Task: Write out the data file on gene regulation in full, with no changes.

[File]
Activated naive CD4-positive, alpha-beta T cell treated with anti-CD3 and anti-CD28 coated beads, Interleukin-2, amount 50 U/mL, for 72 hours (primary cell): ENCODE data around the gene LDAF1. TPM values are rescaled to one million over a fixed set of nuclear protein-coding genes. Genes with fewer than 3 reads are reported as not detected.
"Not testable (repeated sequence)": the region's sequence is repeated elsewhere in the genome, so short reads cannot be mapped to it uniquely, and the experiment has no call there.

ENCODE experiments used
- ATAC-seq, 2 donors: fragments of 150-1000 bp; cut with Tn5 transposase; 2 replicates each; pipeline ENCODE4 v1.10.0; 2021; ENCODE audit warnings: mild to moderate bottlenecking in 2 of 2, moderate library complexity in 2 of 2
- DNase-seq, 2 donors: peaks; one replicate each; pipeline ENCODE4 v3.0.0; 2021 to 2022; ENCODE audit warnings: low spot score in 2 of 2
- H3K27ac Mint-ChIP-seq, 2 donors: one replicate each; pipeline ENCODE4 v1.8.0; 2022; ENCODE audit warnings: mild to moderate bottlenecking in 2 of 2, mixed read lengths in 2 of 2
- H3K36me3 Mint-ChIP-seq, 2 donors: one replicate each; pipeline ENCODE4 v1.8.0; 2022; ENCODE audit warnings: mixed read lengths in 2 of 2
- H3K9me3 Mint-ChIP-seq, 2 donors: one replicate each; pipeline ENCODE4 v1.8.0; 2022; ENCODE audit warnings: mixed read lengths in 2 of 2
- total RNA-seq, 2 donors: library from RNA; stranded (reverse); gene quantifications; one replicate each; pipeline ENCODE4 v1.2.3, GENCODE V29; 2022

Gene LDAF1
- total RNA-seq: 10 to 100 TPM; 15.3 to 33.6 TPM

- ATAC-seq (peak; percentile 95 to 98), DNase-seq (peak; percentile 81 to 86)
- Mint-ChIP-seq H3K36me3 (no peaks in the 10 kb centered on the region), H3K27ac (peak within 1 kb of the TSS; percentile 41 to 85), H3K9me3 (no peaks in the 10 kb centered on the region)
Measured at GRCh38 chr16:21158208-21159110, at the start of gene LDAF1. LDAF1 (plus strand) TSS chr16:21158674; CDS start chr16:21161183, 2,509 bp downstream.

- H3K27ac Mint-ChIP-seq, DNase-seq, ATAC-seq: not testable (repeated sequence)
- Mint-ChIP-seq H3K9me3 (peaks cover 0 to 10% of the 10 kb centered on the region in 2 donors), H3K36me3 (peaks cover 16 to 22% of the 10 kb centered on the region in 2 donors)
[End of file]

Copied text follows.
Activated naive CD4-positive, alpha-beta T cell treated with anti-CD3 and anti-CD28 coated beads, Interleukin-2, amount 50 U/mL, for 72 hours (primary cell): ENCODE data around the gene LDAF1. TPM values are rescaled to one million over a fixed set of nuclear protein-coding genes. Genes with fewer than 3 reads are reported as not detected.
"Not testable (repeated sequence)": the region's sequence is repeated elsewhere in the genome, so short reads cannot be mapped to it uniquely, and the experiment has no call there.

ENCODE experiments used
- ATAC-seq, 2 donors: fragments of 150-1000 bp; cut with Tn5 transposase; 2 replicates each; pipeline ENCODE4 v1.10.0; 2021; ENCODE audit warnings: mild to moderate bottlenecking in 2 of 2, moderate library complexity in 2 of 2
- DNase-seq, 2 donors: peaks; one replicate each; pipeline ENCODE4 v3.0.0; 2021 to 2022; ENCODE audit warnings: low spot score in 2 of 2
- H3K27ac Mint-ChIP-seq, 2 donors: one replicate each; pipeline ENCODE4 v1.8.0; 2022; ENCODE audit warnings: mild to moderate bottlenecking in 2 of 2, mixed read lengths in 2 of 2
- H3K36me3 Mint-ChIP-seq, 2 donors: one replicate each; pipeline ENCODE4 v1.8.0; 2022; ENCODE audit warnings: mixed read lengths in 2 of 2
- H3K9me3 Mint-ChIP-seq, 2 donors: one replicate each; pipeline ENCODE4 v1.8.0; 2022; ENCODE audit warnings: mixed read lengths in 2 of 2
- total RNA-seq, 2 donors: library from RNA; stranded (reverse); gene quantifications; one replicate each; pipeline ENCODE4 v1.2.3, GENCODE V29; 2022

Gene LDAF1
- total RNA-seq: 10 to 100 TPM; 15.3 to 33.6 TPM

- ATAC-seq (peak; percentile 95 to 98), DNase-seq (peak; percentile 81 to 86)
- Mint-ChIP-seq H3K36me3 (no peaks in the 10 kb centered on the region), H3K27ac (peak within 1 kb of the TSS; percentile 41 to 85), H3K9me3 (no peaks in the 10 kb centered on the region)
Measured at GRCh38 chr16:21158208-21159110, at the start of gene LDAF1. LDAF1 (plus strand) TSS chr16:21158674; CDS start chr16:21161183, 2,509 bp downstream.

- H3K27ac Mint-ChIP-seq, DNase-seq, ATAC-seq: not testable (repeated sequence)
- Mint-ChIP-seq H3K9me3 (peaks cover 0 to 10% of the 10 kb centered on the region in 2 donors), H3K36me3 (peaks cover 16 to 22% of the 10 kb centered on the region in 2 donors)